Romain Thiery (b. 1988) started out by documenting the forgotten patrimony of southwest France, the region in which he was born. Building on the desire to capture places that people no longer inhabit, the photographer has since moved into offering a visual sense of renewal to universal structures through an attention to texture, light and the notion of absence. Dusty windows and ivy-laden pillars are dappled with the warmth of yellows and greens – signs of life despite the overriding sense of silence that fills the spaces. Meanwhile, concrete rubble, marble ceilings and strewn branches provide spontaneous textural contrasts amongst the manmade structures. Emptiness, whilst inherently a negative concept, provides the entire basis for the images – cracked floors, overgrown pathways and iconic staircases are left without an audience, to become evidence of the passage of time.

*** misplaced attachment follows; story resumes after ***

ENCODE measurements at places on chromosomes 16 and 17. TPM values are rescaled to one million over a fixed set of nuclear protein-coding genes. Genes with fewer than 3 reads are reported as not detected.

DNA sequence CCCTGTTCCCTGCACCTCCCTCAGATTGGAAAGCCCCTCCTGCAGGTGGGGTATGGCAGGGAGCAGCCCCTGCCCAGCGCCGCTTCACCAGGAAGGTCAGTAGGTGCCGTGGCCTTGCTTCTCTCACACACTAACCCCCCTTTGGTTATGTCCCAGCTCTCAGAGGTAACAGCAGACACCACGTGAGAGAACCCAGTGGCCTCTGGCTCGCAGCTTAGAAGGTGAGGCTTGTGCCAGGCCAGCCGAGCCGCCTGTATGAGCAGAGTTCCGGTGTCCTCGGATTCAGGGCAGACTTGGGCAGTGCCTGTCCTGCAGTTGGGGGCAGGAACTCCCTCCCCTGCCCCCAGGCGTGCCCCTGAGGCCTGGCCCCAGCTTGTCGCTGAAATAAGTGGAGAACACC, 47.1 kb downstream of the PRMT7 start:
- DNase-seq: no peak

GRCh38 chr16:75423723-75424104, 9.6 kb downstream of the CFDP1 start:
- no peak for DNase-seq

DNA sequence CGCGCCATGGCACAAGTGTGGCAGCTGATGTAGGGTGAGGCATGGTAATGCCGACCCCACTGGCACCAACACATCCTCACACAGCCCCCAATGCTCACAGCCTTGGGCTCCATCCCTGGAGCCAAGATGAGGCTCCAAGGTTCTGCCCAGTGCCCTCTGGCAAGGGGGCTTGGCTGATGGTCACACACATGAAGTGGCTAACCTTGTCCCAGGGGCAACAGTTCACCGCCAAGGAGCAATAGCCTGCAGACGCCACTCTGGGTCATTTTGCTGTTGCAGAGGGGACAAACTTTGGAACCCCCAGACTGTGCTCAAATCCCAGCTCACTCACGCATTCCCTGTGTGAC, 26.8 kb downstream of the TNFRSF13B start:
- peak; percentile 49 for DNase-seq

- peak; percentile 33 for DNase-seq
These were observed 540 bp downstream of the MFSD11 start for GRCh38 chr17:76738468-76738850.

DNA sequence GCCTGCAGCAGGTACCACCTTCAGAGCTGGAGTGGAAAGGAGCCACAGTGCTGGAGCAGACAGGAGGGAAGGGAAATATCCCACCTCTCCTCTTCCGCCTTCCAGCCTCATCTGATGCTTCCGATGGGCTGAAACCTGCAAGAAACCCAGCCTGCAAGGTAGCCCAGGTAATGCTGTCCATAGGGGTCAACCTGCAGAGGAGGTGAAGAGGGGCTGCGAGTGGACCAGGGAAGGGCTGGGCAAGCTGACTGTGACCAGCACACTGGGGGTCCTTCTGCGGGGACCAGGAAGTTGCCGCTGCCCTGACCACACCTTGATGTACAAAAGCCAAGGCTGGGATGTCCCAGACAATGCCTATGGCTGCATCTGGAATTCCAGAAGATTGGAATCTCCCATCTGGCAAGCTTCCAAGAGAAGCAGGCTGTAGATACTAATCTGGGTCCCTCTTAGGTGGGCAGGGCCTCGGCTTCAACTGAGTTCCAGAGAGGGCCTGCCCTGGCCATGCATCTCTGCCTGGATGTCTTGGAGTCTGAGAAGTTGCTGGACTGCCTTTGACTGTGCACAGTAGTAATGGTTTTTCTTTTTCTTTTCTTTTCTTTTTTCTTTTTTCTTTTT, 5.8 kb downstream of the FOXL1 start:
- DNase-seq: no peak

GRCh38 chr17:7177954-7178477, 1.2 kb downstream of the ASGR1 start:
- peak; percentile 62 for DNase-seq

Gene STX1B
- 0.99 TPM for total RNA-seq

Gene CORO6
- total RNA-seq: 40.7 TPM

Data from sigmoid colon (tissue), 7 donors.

Esther Hovers’ False Positives features intelligent surveillance systems – cameras that are able to detect deviant behaviour within public spaces.
Martin Parr: Early Observations
Known best for honest and often critical portrayals of the Great British public, Martin Parr has been unafraid to capture humanity through his vision.